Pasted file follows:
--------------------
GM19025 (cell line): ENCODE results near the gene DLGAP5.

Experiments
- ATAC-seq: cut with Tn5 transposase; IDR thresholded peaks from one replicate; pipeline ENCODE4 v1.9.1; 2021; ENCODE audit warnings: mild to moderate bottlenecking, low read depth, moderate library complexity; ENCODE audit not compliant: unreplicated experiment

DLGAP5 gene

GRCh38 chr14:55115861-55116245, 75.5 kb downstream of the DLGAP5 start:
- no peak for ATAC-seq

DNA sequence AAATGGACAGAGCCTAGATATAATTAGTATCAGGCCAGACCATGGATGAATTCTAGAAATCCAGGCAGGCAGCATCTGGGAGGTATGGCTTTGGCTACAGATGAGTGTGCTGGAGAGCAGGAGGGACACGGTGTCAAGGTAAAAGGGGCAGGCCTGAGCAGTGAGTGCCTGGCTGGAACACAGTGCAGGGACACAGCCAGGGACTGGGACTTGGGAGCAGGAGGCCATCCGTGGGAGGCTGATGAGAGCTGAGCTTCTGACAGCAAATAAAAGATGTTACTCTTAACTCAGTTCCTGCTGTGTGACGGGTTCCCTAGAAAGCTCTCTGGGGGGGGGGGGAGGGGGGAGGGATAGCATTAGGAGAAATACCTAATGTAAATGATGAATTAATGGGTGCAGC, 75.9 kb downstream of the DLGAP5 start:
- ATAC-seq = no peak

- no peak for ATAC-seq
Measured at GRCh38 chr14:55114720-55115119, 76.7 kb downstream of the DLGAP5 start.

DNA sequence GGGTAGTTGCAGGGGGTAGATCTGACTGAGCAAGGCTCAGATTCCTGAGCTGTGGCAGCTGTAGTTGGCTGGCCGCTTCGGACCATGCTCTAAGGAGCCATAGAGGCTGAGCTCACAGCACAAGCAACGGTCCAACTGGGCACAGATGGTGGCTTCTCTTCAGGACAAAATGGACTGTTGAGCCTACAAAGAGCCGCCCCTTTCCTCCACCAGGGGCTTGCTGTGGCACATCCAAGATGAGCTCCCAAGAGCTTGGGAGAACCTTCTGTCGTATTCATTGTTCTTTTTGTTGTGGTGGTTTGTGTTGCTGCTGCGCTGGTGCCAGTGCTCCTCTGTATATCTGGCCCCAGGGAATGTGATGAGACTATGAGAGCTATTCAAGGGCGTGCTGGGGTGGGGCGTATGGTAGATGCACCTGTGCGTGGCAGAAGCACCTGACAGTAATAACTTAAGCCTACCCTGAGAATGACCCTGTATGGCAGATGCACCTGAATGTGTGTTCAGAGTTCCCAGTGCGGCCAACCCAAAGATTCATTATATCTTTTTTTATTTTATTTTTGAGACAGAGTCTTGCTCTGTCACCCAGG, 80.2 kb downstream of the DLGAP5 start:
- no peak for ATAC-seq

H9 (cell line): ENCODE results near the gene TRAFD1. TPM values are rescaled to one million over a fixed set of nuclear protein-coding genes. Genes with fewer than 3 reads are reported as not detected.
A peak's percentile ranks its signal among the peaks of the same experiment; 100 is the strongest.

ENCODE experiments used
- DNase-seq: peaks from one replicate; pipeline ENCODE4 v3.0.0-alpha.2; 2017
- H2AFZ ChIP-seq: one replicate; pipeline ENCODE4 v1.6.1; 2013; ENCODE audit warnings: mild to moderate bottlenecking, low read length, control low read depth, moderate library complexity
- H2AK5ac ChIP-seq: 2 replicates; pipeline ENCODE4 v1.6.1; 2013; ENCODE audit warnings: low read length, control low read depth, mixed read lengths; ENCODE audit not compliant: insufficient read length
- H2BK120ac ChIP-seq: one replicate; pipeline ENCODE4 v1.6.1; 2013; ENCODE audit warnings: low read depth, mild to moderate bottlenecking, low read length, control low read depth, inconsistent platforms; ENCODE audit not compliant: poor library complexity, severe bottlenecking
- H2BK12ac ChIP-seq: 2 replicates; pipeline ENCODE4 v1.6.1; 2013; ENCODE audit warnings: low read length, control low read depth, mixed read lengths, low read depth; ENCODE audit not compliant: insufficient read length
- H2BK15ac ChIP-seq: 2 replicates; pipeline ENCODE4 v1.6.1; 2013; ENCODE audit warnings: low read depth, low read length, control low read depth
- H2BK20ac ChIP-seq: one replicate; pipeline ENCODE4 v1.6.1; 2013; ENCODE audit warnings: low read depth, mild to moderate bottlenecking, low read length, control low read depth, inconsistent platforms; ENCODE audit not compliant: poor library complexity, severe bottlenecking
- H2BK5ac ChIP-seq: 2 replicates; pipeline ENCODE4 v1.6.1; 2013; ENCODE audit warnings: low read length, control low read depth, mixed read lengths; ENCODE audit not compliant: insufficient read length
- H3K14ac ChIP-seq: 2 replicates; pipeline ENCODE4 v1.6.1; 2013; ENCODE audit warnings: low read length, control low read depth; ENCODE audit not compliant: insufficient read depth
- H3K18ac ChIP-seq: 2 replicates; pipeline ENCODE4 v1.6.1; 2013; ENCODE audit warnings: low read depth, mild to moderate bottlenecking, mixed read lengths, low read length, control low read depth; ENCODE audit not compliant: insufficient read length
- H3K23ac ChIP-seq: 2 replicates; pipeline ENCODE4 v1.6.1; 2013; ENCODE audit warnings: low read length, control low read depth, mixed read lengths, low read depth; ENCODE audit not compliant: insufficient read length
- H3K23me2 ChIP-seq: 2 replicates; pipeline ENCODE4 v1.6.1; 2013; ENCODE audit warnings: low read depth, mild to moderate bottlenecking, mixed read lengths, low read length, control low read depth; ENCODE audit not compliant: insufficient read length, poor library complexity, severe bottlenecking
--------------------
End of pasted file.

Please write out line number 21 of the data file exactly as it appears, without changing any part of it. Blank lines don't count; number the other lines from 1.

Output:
- H2BK15ac ChIP-seq: 2 replicates; pipeline ENCODE4 v1.6.1; 2013; ENCODE audit warnings: low read depth, low read length, control low read depth